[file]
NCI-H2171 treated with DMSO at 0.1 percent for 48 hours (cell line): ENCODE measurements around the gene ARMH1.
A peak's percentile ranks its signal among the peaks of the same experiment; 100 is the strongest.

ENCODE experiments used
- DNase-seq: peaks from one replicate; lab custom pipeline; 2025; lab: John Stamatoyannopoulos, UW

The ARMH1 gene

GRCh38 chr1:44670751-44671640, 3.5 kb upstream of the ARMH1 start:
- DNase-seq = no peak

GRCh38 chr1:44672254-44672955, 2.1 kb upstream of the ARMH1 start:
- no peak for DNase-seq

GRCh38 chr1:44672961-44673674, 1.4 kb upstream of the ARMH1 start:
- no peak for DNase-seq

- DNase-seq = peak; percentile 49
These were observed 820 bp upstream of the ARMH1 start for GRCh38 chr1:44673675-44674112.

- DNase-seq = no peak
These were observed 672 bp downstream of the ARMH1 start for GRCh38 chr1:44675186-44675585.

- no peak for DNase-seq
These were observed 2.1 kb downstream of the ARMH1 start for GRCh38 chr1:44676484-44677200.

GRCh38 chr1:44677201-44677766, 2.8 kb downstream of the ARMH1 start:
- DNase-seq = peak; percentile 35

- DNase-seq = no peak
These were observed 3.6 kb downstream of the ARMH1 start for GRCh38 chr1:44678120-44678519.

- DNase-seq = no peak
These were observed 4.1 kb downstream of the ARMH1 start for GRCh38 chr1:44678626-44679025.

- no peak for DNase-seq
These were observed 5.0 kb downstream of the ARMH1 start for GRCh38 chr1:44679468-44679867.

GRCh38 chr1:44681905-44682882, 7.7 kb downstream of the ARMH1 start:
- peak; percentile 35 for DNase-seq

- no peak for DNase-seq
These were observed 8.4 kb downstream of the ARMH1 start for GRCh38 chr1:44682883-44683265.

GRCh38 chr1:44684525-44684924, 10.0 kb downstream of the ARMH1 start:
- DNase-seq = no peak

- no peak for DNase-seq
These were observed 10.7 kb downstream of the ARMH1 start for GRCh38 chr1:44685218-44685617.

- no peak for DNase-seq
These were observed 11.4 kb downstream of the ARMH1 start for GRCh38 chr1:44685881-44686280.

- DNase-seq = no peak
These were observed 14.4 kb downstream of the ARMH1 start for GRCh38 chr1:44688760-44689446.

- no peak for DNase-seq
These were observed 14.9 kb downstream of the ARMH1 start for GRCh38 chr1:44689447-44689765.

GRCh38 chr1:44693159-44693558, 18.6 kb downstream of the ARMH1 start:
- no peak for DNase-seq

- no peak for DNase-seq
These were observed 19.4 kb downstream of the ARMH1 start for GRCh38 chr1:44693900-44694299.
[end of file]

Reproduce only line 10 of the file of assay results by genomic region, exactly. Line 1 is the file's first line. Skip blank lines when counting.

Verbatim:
GRCh38 chr1:44672961-44673674, 1.4 kb upstream of the ARMH1 start: